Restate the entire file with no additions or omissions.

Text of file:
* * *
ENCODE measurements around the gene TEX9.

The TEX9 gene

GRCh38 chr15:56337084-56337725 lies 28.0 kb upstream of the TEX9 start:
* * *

ENCODE measurements around the gene TEX9.

The TEX9 gene

GRCh38 chr15:56337084-56337725 lies 28.0 kb upstream of the TEX9 start: